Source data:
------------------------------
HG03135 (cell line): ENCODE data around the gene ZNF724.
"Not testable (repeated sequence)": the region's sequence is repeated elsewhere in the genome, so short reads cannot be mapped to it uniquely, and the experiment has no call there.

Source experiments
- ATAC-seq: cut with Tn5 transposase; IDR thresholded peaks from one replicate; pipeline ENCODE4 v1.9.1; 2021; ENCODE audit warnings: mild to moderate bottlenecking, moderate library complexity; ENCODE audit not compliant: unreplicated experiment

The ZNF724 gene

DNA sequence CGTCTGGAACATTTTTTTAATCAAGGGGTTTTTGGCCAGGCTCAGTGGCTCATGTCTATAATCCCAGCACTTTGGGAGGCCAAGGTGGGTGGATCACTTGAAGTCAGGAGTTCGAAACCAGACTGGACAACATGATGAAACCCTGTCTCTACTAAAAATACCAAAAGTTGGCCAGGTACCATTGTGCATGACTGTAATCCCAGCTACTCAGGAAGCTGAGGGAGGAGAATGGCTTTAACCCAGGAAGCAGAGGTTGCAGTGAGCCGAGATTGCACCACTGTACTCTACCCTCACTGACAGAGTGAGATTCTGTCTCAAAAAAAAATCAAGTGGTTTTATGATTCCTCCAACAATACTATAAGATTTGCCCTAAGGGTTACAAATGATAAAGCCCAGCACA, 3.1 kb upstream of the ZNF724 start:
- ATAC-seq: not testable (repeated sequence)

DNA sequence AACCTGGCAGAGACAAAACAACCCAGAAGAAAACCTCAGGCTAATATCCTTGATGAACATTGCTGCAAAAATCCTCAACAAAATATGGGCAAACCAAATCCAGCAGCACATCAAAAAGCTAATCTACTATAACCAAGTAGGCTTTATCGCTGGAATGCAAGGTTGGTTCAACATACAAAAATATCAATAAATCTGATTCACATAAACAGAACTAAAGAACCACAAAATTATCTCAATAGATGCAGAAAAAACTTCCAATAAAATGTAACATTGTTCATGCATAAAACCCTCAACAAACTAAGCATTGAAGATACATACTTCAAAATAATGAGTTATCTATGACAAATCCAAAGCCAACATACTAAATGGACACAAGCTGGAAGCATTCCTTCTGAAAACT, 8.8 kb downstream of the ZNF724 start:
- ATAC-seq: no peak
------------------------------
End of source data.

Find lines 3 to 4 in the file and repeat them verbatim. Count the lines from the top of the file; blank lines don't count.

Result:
Source experiments
- ATAC-seq: cut with Tn5 transposase; IDR thresholded peaks from one replicate; pipeline ENCODE4 v1.9.1; 2021; ENCODE audit warnings: mild to moderate bottlenecking, moderate library complexity; ENCODE audit not compliant: unreplicated experiment